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sql/match-reports/2000-01/2001-2-10-0.htm

Arsenal (0) 1 - 0 (0) Ipswich Town

FA Carling Premiership 2000-01

Saturday, February 10, 2001

Referee: R Harris

Manager: Unknown

Highbury

Attendance: 38,011

Manager: George Burley

Match Number: 2890

Goals

Home
 Henry 
Away
 

Substitutions

Home
LaurenHenry
WiltordLjungberg

Cards

Home
 
Away
 

Teams

Home

Seaman

Dixon

Cole

Adams

Stepanovs

Grimandi

Pires

Lauren

Parlour

Bergkamp

Wiltord

Substitutes

Home

Henry

Ljungberg

Match Report

Henri condemns Town to fifth consecutive defeat

A second half goal from Substitute Thierry Henri condemned Town to a fifth consecutive defeat at hands of Arsenal.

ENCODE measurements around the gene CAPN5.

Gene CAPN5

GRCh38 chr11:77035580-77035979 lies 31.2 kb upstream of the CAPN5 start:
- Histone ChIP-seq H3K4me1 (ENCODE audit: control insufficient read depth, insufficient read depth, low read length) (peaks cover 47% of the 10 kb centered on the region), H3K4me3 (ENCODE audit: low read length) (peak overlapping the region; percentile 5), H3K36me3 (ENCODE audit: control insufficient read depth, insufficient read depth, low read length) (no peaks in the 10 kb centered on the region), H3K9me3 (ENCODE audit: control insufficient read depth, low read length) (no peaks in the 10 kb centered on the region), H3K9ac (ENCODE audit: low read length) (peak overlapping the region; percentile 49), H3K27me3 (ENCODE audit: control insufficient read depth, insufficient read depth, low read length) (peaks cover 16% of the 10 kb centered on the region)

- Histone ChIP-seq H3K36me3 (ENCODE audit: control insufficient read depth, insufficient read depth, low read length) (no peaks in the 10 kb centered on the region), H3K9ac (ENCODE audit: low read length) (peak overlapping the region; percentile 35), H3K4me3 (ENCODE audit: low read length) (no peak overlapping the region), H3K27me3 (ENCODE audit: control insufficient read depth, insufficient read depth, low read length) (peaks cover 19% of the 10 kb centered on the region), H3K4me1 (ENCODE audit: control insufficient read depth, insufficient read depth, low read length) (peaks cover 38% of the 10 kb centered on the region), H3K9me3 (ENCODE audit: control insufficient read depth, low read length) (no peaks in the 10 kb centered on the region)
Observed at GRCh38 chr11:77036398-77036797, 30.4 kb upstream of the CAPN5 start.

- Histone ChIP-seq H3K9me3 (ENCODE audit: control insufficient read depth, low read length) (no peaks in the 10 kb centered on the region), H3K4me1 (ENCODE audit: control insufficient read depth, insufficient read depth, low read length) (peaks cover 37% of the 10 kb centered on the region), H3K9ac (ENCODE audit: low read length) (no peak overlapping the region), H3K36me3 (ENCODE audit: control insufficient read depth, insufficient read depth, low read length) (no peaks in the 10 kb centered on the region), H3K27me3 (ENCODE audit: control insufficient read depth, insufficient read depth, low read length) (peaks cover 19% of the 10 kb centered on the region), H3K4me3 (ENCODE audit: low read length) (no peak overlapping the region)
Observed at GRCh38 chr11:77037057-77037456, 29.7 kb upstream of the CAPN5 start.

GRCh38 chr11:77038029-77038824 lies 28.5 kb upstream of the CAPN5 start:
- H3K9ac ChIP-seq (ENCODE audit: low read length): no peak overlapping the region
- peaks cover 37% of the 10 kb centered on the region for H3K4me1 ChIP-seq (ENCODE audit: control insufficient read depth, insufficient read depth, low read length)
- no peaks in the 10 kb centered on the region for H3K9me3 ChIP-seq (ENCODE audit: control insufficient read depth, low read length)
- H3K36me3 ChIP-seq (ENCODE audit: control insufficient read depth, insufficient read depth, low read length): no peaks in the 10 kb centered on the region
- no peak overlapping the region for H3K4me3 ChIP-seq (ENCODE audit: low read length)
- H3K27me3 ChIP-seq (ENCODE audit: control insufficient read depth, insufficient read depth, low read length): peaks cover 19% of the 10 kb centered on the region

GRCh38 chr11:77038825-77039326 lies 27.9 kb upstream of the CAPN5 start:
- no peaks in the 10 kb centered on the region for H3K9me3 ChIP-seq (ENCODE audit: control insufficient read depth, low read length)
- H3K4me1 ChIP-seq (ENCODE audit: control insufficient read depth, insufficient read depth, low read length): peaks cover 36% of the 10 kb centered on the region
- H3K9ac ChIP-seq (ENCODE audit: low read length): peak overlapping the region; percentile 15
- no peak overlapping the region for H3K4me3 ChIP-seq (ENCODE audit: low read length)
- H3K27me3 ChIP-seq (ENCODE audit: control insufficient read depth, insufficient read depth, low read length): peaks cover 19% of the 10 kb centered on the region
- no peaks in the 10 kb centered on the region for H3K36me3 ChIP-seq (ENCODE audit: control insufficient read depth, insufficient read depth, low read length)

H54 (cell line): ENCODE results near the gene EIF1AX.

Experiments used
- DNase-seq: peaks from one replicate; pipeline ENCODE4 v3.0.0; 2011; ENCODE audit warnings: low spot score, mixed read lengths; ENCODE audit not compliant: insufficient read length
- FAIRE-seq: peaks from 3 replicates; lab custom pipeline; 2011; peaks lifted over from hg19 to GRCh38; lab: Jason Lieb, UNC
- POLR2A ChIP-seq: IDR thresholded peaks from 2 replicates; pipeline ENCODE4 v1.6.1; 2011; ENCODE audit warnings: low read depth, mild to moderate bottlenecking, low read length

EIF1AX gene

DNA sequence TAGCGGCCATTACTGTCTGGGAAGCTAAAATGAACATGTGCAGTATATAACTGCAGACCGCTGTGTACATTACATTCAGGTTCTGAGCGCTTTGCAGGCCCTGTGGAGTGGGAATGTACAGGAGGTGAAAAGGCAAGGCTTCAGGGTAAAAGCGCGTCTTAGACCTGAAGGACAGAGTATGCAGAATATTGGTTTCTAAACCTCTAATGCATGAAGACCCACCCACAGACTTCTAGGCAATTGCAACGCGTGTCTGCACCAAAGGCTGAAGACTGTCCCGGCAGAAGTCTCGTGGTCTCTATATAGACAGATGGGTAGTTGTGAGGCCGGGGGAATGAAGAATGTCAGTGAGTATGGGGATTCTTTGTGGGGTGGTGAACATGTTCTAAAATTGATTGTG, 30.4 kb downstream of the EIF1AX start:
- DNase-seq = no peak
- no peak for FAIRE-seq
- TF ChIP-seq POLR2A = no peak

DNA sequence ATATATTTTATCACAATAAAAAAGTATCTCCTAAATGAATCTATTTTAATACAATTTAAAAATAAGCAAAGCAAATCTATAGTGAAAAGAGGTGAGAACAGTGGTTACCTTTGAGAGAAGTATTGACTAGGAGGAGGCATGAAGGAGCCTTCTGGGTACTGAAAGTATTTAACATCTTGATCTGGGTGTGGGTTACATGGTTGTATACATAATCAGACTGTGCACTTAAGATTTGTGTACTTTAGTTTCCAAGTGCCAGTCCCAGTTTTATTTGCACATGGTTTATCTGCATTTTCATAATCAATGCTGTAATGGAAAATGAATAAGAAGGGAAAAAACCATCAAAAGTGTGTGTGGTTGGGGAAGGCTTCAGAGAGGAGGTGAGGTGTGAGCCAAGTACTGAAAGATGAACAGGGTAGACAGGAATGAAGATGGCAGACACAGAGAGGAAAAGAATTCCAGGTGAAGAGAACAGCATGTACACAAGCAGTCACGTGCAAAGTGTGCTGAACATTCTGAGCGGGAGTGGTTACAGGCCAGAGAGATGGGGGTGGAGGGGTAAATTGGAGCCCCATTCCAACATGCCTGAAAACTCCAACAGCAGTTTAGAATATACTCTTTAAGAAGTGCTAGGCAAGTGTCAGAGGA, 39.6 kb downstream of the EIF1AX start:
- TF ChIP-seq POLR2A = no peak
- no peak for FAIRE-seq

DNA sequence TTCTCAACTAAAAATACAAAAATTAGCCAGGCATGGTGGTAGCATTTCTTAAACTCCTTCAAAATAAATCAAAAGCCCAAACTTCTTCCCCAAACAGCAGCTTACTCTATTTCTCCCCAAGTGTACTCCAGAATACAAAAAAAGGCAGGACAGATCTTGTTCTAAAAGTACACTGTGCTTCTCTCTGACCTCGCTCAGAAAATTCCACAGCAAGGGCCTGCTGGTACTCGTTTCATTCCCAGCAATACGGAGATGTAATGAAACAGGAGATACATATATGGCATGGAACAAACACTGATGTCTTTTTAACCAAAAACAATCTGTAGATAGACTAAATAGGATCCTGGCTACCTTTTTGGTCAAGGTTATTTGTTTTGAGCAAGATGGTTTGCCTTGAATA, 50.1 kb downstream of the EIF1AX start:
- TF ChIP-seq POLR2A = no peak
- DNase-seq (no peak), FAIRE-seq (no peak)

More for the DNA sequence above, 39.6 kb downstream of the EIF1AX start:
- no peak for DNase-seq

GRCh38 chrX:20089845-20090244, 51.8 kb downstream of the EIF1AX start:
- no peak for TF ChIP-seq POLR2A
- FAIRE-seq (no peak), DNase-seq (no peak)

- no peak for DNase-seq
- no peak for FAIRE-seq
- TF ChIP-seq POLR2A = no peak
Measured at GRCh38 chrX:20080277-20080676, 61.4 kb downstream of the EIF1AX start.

Ipswich, playing with a very makeshift defence due to the absences of McGreal, Hierdarsson and Wilnis, by no means embarrassed themselves though, against one of the more illustrious teams in the division. The team put in a brave performance that would have been well worthy of point, and for much of the game it looked as if that is what we would get. As it turned out, Henri managed to finally beat Wrighty, much to the relief of the home fans. Ipswich started the game with a new look formation. George Burley, who had obviously read my match preview, took my advise, and gave Martijn Reuser his second Premier League start of the season, and played him on the left of midfield. Scowcroft moved up front, which meant Alun Armstrong was the player to miss out. His absence from the bench also seemed a bit of a mystery. A flat back four consisted of Croft, Bramble, Venus and Clapham. The first half saw Arsenal looking the more dangerous of the two teams, but the North Londoner's were thwarted each time by Richard Wright, who was in inspired form. The England hopeful pulled off a string of stunning saves that would have impressed Tord Grip, Eriksson's assistant, who was watching in the stands. With Town under pressure, Wrighty made great saves from Wiltord, Lauren and Bergkamp. When Ipswich did move forward, they did so with their usual slick-passing manner, but were unable to create any real clean-cut chances. Reuser was perhaps the pick of the Town players, he raced forward every time he had the ball, and despite playing on the left, seemed to be popping up all over the pitch. Indeed, it was the Dutchman who came who came closest for Town in the first period. He latched onto a Scowcroft pass, beat the last defender, but couldn't fire his shot in before Seaman had safely gathered the ball. It was a relief to still be 0-0 at half time though, and it was mainly down to Wrighty. The pacy Arsenal attack looked too much for the makeshift defence, and it only seemed a matter of time when they would score. To add to our ever-increasing woes, Gary Croft picked up an injury, and was replaced by Wayne Brown. But as it turned out, Ipswich begun brightly in the second half, and actually put the Gunners under a bit of pressure. It seemed we had well and truly weathered the Arsenal storm, and our thoughts were briefly turned to the possibility of snatching a victory. Town should really have taken the lead with a well-worked move. Reuser crossed to find Stewart unmarked, and with only Seaman to beat. It was the sort of chance Stewart normally scores with his eyes shut, but seemed he to make contact with the ball without actually shooting. The ball rolled safely to a grateful Seaman. Had we taken that chance, it could have been a different outcome, but increasingly now, we are failing to take our chances, and it was one we would rue, as shortly afterwards, Arsenal took the lead against the run of play. In the 68th minute, A quick pass from Bergkamp caught the Ipswich defence square, and substitute Henri raced through clear on goal. Unfortunately Wright could do nothing to save Town this time, as the Frenchman slotted the ball in the left corner. It was another tough pill for Town to swallow, as it had come at a time when Town were looking the slightly better team. In the remaining twenty minutes, Town rallied for an equaliser, and piled forward, but this also made us more vulnerable at the back. Wright made another brilliant save from Pires, scooping the ball away from the midfielder's feet, as he looked set to score. We had a few hilarities from the ref, who seemed intend on stamping his authority on the game. On a couple of occasions when Town had won free kicks, he picked the ball up and marched forward, even though Town were content to take the kicks from further back. It seemed a strange thing to do, and certainly wound the home crowd up. With three minutes remaining Magilton nearly scored with a free kick, but he could get no power in with his header, and it proved to be our last attempt on goal. It was a very relieved Stadium when referee Harris blew his whistle. Ok, we have lost again, but I believe Town came out of this game with much credit. This is one of the hardest fixtures of the season, and a depleted Town team put a decent showing. Arsenal have quality players all over the pitch, and are chasing hard for a Champion's League place. But they were very thankful at the end, to have won by a single goal. We were close to earning ourselves a well-deserved point, and that would have felt so much better, leaving Highbury with something to show for our efforts. But things rarely go for you when you are in a losing streak, and the players will have to pick themselves up again. If Town continue to play in this manner, the results will pick up again, there is no doubt about that, and if we can get a few players back from injury, things should start to look rosy again very soon.

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